Weddings in Israel, and in some other cultures, began their wedding day by fasting. Your wedding day is for forgiving, a cleansing for a life together, and fasting tends to enhance the spirituality of the day. Make sure you can fast before taking on this ritual.
When the guests are assembled and seated, the wedding ceremony starts. The processional usually includes the groom’s parents escorting him to the chuppah (the canopy stretched over four poles or held up by attendants to the ceremony. This symbolizes the home the couple will form together). The bride’s parents often escort the bride. In more orthodox weddings, the chuppah must have open sky above the canopy. If your wedding is indoors, in an orthodox wedding, you must find a way to open the roof to have sky above the chuppah. In a reformed ceremony, this is not important. You can also have the two fathers escorting the groom while the two mother escort the bride. It is perfectly wonderful to adapt the processional according to the needs of the couple.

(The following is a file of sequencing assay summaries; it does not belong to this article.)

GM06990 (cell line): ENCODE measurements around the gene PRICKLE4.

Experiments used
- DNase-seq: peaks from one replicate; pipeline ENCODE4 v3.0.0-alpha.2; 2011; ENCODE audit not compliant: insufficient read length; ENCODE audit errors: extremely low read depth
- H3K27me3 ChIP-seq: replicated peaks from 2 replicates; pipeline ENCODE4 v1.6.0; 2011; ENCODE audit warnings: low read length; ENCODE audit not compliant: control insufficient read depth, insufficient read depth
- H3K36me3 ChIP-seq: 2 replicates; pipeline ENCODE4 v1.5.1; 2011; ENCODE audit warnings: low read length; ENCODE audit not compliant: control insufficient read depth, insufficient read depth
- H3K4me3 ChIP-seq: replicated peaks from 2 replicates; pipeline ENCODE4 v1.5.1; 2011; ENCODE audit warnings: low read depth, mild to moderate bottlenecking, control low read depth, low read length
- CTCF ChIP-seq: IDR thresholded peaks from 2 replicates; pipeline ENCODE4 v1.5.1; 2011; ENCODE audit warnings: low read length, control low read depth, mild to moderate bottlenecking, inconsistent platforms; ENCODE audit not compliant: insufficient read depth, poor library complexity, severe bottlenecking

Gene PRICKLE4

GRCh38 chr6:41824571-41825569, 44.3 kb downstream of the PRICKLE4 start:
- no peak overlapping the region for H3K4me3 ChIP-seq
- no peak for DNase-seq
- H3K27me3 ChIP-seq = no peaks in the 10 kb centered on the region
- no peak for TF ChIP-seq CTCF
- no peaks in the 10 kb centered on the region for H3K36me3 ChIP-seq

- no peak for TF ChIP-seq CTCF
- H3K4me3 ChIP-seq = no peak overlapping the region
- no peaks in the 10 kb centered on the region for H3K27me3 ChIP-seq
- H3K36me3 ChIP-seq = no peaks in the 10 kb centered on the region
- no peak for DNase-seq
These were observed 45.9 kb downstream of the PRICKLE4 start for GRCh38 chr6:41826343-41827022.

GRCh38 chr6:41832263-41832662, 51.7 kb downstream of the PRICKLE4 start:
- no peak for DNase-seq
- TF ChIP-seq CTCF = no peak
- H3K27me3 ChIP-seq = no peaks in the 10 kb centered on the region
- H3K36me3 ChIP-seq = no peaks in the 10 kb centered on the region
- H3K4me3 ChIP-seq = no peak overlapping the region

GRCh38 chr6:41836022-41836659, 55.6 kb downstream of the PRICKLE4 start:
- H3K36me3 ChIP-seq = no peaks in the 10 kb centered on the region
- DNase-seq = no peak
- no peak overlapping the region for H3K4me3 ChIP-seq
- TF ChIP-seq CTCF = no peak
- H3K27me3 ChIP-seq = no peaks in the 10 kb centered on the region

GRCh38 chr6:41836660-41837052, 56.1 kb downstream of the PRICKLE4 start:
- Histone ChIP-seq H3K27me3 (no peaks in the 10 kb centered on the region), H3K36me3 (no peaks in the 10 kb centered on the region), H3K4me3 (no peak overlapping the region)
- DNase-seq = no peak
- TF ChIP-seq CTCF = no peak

When the bride arrives at the chuppah, the groom will come out, meet her and lead her into the chuppah. The bride stands on the right of the groom and the rabbi or cantor offers welcoming words and thanksgiving.
Next, the bride will circle the groom seven times or maybe only three times. Seven represents the seven days in a week, when a “man takes a wife” appears in the Bible seven times, and for Simchat Torah when Torahs are carried around the synagogue seven times. Circling only three times refers to a woman’s three basic needs in marriage; food, clothing and sex. Reform Jewish weddings incorporate the circle in different ways. The bride and groom circle each other, they circle together, or you choose the way that is comfortable for you.
The ceremony includes seven blessing given over a second cup of wine. Traditionally blessings build in complexity and become filled with more content. Blessings unfold in praise of creation, creation of human beings, the joy of the couple, establishing a home, and an ode to joy linking everything together.
The best known and most fun at any Jewish wedding is the breaking of the glass. At the conclusion of the ceremony, it is customary for the groom to break a glass by smashing it. This ritual is to remind the bride and groom of the old temples distruction . Customarily guests cry “mazel tov” or good luck when the glass is broken.